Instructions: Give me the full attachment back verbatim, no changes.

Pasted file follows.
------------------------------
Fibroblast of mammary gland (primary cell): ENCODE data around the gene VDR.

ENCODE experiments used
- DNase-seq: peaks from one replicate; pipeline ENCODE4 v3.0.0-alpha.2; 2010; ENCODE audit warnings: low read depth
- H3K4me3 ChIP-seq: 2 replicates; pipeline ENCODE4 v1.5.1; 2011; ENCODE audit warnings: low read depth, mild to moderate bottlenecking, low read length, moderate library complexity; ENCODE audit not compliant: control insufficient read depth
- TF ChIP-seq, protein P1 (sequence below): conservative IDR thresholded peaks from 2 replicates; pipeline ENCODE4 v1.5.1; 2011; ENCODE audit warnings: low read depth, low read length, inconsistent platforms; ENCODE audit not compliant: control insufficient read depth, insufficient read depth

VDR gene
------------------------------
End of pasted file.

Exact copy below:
Fibroblast of mammary gland (primary cell): ENCODE data around the gene VDR.

ENCODE experiments used
- DNase-seq: peaks from one replicate; pipeline ENCODE4 v3.0.0-alpha.2; 2010; ENCODE audit warnings: low read depth
- H3K4me3 ChIP-seq: 2 replicates; pipeline ENCODE4 v1.5.1; 2011; ENCODE audit warnings: low read depth, mild to moderate bottlenecking, low read length, moderate library complexity; ENCODE audit not compliant: control insufficient read depth
- TF ChIP-seq, protein P1 (sequence below): conservative IDR thresholded peaks from 2 replicates; pipeline ENCODE4 v1.5.1; 2011; ENCODE audit warnings: low read depth, low read length, inconsistent platforms; ENCODE audit not compliant: control insufficient read depth, insufficient read depth

VDR gene